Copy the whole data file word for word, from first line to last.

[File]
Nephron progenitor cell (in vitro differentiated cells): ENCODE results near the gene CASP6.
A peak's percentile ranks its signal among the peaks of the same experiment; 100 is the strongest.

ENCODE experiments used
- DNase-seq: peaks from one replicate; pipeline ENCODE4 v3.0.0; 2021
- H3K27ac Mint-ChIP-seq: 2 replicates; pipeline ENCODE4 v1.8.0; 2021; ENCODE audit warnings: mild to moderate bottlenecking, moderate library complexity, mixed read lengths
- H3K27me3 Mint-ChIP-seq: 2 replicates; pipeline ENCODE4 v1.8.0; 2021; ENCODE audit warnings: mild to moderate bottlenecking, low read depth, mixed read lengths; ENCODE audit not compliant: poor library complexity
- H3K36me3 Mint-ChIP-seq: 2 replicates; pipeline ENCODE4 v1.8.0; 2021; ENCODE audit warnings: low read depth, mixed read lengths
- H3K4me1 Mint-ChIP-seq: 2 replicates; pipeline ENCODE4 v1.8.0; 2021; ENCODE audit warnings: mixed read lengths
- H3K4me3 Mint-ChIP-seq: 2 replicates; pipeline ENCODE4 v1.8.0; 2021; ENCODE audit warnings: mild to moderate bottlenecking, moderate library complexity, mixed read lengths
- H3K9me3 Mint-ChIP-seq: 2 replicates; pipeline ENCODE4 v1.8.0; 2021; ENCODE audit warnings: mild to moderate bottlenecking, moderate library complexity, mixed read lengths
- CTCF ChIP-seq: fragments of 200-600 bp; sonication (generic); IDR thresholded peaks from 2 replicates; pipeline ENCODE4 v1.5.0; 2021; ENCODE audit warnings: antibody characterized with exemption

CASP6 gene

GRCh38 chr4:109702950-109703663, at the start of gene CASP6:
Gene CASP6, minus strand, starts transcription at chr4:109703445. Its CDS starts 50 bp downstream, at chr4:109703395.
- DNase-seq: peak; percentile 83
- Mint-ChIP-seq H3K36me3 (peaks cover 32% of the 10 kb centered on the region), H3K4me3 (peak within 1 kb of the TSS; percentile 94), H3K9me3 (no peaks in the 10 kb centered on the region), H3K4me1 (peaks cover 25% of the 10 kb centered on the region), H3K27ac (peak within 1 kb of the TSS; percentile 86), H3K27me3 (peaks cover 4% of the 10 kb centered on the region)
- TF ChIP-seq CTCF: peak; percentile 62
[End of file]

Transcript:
Nephron progenitor cell (in vitro differentiated cells): ENCODE results near the gene CASP6.
A peak's percentile ranks its signal among the peaks of the same experiment; 100 is the strongest.

ENCODE experiments used
- DNase-seq: peaks from one replicate; pipeline ENCODE4 v3.0.0; 2021
- H3K27ac Mint-ChIP-seq: 2 replicates; pipeline ENCODE4 v1.8.0; 2021; ENCODE audit warnings: mild to moderate bottlenecking, moderate library complexity, mixed read lengths
- H3K27me3 Mint-ChIP-seq: 2 replicates; pipeline ENCODE4 v1.8.0; 2021; ENCODE audit warnings: mild to moderate bottlenecking, low read depth, mixed read lengths; ENCODE audit not compliant: poor library complexity
- H3K36me3 Mint-ChIP-seq: 2 replicates; pipeline ENCODE4 v1.8.0; 2021; ENCODE audit warnings: low read depth, mixed read lengths
- H3K4me1 Mint-ChIP-seq: 2 replicates; pipeline ENCODE4 v1.8.0; 2021; ENCODE audit warnings: mixed read lengths
- H3K4me3 Mint-ChIP-seq: 2 replicates; pipeline ENCODE4 v1.8.0; 2021; ENCODE audit warnings: mild to moderate bottlenecking, moderate library complexity, mixed read lengths
- H3K9me3 Mint-ChIP-seq: 2 replicates; pipeline ENCODE4 v1.8.0; 2021; ENCODE audit warnings: mild to moderate bottlenecking, moderate library complexity, mixed read lengths
- CTCF ChIP-seq: fragments of 200-600 bp; sonication (generic); IDR thresholded peaks from 2 replicates; pipeline ENCODE4 v1.5.0; 2021; ENCODE audit warnings: antibody characterized with exemption

CASP6 gene

GRCh38 chr4:109702950-109703663, at the start of gene CASP6:
Gene CASP6, minus strand, starts transcription at chr4:109703445. Its CDS starts 50 bp downstream, at chr4:109703395.
- DNase-seq: peak; percentile 83
- Mint-ChIP-seq H3K36me3 (peaks cover 32% of the 10 kb centered on the region), H3K4me3 (peak within 1 kb of the TSS; percentile 94), H3K9me3 (no peaks in the 10 kb centered on the region), H3K4me1 (peaks cover 25% of the 10 kb centered on the region), H3K27ac (peak within 1 kb of the TSS; percentile 86), H3K27me3 (peaks cover 4% of the 10 kb centered on the region)
- TF ChIP-seq CTCF: peak; percentile 62